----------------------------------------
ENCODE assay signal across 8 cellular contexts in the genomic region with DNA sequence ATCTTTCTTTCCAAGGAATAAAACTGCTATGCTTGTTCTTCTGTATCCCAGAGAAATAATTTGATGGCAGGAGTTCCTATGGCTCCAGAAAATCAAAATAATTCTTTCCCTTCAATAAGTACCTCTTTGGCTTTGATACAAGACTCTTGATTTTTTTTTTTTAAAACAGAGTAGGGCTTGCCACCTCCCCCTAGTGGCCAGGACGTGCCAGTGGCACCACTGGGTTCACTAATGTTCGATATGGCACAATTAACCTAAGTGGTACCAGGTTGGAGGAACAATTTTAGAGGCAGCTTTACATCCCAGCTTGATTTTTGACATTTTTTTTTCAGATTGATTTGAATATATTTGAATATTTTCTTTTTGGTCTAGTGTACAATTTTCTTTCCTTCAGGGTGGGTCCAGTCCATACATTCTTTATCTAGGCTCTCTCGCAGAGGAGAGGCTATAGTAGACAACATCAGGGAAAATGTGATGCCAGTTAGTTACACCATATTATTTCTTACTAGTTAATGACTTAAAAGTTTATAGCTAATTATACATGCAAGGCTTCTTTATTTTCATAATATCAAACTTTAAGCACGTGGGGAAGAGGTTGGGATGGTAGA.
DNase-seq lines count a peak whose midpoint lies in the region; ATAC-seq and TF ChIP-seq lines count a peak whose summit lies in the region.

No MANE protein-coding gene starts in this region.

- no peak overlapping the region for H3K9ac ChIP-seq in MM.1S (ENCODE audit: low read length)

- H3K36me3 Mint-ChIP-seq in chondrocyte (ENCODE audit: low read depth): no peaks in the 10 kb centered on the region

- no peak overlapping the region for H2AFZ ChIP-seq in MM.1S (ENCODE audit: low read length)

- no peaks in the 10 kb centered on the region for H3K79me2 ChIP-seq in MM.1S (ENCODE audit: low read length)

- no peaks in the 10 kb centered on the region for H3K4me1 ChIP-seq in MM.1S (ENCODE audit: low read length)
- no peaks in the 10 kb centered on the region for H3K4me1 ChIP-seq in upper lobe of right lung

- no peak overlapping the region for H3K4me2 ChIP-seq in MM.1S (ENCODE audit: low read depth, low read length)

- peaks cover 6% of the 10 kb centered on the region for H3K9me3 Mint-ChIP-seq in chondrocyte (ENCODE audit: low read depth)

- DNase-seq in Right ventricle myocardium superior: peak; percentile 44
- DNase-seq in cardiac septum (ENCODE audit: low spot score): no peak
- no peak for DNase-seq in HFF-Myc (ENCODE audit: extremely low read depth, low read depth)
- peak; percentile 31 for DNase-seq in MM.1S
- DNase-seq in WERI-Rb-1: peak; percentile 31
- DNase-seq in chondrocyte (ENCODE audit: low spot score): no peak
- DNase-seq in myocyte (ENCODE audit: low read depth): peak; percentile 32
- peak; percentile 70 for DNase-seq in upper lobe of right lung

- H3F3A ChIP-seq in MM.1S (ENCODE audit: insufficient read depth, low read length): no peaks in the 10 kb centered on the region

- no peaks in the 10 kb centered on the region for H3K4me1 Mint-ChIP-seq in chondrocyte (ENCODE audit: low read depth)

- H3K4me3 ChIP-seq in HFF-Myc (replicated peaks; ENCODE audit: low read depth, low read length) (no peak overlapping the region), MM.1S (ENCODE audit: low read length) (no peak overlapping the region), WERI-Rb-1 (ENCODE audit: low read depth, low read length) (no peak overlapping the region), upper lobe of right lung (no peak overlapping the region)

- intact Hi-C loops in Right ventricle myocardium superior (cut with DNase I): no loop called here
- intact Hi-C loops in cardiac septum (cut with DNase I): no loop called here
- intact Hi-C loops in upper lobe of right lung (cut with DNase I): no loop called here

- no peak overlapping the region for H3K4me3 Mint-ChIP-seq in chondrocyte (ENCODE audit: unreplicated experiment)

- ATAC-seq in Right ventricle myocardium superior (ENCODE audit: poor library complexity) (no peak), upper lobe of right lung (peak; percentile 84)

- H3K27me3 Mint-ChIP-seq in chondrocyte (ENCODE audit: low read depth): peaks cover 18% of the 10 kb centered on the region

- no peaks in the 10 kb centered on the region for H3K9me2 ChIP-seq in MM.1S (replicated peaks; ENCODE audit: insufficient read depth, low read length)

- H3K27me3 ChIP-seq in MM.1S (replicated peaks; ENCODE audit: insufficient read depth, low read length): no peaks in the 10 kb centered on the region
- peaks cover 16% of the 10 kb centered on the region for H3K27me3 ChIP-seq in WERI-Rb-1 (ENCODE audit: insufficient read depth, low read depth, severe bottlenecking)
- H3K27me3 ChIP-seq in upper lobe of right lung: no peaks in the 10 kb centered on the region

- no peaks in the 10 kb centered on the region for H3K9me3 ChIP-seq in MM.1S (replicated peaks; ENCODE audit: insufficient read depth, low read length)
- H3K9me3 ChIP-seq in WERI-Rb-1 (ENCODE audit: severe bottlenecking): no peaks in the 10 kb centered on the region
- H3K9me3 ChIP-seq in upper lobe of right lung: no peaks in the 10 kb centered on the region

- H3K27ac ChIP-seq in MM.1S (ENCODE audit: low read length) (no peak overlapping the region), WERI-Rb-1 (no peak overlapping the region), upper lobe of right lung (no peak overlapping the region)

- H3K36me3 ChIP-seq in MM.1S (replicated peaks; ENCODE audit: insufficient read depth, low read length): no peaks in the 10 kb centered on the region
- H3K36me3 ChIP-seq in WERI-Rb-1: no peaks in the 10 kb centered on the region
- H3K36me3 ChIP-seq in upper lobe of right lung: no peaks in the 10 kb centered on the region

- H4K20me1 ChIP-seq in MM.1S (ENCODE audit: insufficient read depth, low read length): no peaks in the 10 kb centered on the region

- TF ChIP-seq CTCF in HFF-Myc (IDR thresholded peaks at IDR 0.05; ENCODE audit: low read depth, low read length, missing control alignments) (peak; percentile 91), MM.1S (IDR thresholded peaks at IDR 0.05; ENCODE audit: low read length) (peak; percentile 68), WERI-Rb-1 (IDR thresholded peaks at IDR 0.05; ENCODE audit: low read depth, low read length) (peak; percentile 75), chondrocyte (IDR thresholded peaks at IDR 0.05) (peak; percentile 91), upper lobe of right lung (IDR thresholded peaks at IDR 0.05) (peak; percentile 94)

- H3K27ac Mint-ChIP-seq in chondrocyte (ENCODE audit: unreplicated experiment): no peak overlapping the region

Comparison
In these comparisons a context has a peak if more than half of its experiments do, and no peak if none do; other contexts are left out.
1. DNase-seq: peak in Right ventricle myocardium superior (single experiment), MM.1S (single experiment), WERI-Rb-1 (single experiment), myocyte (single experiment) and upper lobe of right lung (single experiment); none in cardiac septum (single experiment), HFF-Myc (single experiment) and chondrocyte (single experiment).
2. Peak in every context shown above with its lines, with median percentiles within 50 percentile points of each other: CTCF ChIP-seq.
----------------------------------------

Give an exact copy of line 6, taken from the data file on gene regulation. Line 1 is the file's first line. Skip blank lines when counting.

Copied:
- no peak overlapping the region for H2AFZ ChIP-seq in MM.1S (ENCODE audit: low read length)